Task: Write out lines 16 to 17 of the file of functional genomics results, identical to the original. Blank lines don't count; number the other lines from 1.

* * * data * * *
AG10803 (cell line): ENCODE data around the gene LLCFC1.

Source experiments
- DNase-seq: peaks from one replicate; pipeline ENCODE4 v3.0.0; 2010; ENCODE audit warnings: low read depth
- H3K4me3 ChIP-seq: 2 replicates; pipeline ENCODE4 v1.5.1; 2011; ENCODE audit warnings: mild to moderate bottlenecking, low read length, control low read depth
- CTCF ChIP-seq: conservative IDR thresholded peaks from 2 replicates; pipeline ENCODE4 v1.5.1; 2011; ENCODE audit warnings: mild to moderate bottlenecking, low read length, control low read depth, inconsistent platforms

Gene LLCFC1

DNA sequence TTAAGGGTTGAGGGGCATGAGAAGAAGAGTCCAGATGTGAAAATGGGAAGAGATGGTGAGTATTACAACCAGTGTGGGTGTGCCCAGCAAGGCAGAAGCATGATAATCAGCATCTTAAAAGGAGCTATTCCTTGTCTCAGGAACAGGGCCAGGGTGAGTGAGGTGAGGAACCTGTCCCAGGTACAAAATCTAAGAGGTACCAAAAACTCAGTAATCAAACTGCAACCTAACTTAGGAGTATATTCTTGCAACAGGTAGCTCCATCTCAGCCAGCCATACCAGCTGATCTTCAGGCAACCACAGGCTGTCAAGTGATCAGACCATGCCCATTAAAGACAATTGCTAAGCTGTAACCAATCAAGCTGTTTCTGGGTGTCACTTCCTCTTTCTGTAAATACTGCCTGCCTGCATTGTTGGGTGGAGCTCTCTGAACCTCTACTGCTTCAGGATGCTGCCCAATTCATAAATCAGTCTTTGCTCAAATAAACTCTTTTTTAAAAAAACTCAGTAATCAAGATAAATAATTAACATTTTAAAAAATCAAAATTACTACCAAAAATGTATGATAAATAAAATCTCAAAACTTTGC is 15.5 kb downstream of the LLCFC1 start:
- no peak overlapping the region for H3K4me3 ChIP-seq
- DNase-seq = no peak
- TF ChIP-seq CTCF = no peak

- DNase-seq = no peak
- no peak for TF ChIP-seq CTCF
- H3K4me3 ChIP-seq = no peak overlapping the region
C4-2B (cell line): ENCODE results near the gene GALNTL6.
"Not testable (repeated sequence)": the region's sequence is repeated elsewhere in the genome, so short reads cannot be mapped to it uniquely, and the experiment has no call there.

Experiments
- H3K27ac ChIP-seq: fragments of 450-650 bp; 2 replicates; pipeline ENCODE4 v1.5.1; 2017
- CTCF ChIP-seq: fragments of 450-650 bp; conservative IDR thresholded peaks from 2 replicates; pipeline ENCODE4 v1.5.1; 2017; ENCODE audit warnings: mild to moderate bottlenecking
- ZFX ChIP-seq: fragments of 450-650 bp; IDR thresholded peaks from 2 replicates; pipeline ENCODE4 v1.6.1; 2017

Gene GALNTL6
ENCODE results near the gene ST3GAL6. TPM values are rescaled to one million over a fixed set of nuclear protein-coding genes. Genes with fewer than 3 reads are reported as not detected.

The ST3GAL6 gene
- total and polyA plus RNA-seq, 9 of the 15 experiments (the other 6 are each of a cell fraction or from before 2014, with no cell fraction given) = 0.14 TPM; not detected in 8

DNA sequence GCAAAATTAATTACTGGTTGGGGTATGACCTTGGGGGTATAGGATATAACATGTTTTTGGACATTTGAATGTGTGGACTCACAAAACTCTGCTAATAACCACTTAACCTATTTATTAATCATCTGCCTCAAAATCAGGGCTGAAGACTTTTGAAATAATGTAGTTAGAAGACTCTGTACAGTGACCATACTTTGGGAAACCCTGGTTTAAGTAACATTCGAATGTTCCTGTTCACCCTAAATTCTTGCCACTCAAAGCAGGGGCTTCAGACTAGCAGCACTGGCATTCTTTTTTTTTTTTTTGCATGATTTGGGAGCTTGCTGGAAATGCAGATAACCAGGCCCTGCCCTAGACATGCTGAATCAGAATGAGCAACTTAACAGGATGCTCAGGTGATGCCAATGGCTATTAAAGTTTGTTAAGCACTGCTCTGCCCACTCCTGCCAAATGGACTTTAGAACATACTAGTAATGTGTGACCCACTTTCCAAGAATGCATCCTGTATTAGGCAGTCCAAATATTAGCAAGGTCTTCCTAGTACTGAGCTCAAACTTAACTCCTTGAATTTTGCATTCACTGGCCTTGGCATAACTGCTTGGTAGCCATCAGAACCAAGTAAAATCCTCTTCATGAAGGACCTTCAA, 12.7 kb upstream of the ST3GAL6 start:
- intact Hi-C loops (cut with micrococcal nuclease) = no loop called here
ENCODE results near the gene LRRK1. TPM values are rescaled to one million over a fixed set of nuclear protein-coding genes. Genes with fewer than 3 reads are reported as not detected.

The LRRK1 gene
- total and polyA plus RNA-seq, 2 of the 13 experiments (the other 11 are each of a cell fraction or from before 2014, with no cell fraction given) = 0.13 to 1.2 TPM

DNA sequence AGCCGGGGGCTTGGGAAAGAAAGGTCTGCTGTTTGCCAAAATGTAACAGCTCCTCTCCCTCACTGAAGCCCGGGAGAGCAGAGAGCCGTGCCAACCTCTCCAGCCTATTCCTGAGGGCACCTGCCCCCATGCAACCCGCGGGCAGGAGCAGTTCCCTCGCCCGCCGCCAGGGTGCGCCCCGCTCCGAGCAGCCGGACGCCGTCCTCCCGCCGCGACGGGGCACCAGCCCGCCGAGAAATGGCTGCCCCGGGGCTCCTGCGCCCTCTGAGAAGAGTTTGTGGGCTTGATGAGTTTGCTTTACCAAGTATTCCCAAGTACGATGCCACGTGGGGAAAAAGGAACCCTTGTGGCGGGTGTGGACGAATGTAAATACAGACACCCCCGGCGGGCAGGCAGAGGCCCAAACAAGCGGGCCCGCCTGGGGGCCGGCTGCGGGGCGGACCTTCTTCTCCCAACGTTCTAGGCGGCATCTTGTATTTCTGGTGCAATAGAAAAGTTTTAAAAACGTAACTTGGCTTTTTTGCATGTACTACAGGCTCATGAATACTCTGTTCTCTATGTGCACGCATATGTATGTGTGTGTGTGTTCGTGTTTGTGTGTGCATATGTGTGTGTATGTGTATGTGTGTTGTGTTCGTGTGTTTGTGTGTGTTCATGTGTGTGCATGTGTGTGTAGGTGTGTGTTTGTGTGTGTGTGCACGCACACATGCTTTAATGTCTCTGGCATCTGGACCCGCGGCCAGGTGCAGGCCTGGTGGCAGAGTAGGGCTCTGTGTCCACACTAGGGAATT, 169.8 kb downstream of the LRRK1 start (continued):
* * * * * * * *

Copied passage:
Experiments
- H3K27ac ChIP-seq: fragments of 450-650 bp; 2 replicates; pipeline ENCODE4 v1.5.1; 2017